A New Kind of Blood Glucose Monitor | POGO Automatic Meter
The POGO Automatic blood glucose monitor is now available in the US. This new device allows you to check your glucose automatically, in one step and without the need to carry around lancets or test strips.
The First Automatic Blood Glucose Meter
Blood glucose meters have come a long way in terms of simplicity, cost, design, and integration with mobile apps. However, the technology and process of taking a measurement has remained relatively constant in recent years. The first automatic blood glucose meter, the POGO Automatic, might represent a new innovation in blood glucose monitoring.
The POGO Automatic was cleared by the FDA in 2016 (for those 13 years and up) and soon after, its maker, Intuity Medical, went to work ramping up production of the device. It is now available for purchase in the US over the counter at Walgreens stores (country-wide), CVS pharmacies (in select regions), or online here. You can also access a POGO Automatic with a prescription from your healthcare team. You will need to purchase the device itself and the test cartridges separately.
How Does the POGO Automatic Meter Work?
The POGO Automatic is designed to simplify the process of checking your blood glucose. It also reduces the number of supplies needed. Users will need to load a POGO Automatic 10-test cartridge into the monitor, and once this is done, the only supply they will need to carry around is the monitor itself – no lancets, no test strips.
Users press their finger onto the button in the center of the device, and the monitor will automatically lance, collect blood, and produce a glucose value four seconds later. After the test, the device automatically retracts the lancet and test strip and provides a new one for the next time you check your glucose.
You can view your glucose value on the monitor itself, or via the free Patterns app (available on iOS and Android), which connects the device to your smartphone through Bluetooth. Though you do not need the app to see your glucose values, it allows users to see their glucose trends and share the data with their healthcare team using the Patterns healthcare provider portal. The Patterns App can also integrate glucose data with a variety of other wellness devices and apps. To learn more about how to use the POGO Automatic, you can read the user manual here.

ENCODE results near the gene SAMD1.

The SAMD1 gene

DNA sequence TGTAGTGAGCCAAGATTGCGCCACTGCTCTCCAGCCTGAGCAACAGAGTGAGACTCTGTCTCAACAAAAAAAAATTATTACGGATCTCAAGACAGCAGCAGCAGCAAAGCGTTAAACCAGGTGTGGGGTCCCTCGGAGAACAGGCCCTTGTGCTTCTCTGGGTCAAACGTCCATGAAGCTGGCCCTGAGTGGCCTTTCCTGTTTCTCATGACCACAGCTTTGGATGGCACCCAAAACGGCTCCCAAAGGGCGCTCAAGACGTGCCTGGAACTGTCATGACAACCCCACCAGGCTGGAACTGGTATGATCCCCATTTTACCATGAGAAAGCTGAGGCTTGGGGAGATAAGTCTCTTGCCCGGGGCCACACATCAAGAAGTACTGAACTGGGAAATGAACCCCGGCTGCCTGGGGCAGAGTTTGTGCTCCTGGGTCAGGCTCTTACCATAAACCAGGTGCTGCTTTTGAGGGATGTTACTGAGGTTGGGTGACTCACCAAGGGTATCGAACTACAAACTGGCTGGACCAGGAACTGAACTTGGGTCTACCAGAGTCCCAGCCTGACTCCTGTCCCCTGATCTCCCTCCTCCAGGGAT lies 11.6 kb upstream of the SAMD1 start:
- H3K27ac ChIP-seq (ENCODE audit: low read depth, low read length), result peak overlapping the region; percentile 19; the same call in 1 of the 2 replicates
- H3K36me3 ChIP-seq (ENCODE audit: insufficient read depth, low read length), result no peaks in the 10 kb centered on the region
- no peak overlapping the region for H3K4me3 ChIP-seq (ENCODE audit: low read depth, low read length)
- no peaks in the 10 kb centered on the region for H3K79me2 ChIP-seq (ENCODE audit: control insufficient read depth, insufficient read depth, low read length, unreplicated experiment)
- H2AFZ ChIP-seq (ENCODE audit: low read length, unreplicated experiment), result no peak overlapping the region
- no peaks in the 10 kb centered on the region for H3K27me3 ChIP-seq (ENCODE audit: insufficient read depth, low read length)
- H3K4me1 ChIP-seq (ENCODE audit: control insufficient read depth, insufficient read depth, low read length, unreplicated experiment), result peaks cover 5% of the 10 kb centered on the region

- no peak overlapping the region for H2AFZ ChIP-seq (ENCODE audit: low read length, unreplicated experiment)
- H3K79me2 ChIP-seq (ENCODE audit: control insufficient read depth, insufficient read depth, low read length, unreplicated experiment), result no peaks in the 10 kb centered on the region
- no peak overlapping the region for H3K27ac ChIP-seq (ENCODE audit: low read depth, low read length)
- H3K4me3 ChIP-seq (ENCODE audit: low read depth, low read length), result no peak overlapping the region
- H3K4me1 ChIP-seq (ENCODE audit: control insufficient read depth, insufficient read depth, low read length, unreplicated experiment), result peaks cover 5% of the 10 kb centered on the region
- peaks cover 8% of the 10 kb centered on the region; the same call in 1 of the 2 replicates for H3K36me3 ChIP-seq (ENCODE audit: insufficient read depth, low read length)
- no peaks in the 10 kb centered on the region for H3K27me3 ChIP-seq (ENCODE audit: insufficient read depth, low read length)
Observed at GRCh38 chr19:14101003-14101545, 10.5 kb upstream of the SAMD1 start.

POGO Automatic may encourage people to check their glucose more often by addressing some of the barriers to frequent tests, including simplifying the process into one step, adding discretion, and reducing the number of supplies you have to carry.
POGO Automatic Reviews
“I was cautiously optimistic about the potential of the POGO Automatic all-in-one blood glucose testing system,” said Ezra Ward-Packer, an extreme endurance athlete with type 1 diabetes who recently tested out this new device. “I loved the idea of having an all-in-one self contained testing system that I could easily store in a jersey pocket or my climbing pack, quickly pull-out, and test without having to fumble around with a bottle of loose test strips, a separate lancet device, and a blood glucose monitor.”
However, as with most devices, what works for some may have drawbacks for others. Ward-Packard described having difficulty at times with drawing enough blood using the built-in lancing device and test strip – especially given his calloused hands from years of cycling and climbing. In particular he felt like not being able to control the strength of the lancet made it difficult to use.
“I love that the POGO Automatic is trying to make testing easier and more convenient, and for the right person it definitely will,” said Ward-Packard. “But for me, the device simply doesn't meet my needs at this time.”
The POGO device could benefit those who are looking to cut down on the number of supplies they are carrying and who have fingers that can be more easily pricked, without calluses or poor blood flow. Be sure to read the instruction manual, which provides detailed explanations for how to get the most out of your device.
How Much is the POGO Automatic Monitor?
On the website, the POGO Automatic monitor costs $68 and a package of five cartridges (50 tests) costs $32. If you have private insurance and receive a prescription from your healthcare provider, you can expect to pay at most $59 for 15 cartridges (150 tests) – though this offer is not available for those on Medicare, Medicaid, or V.A. or military healthcare programs.
To learn more about blood glucose meters check out our resource page here, or read, “Use Your Blood Glucose Meter to Help You Improve Your Health.”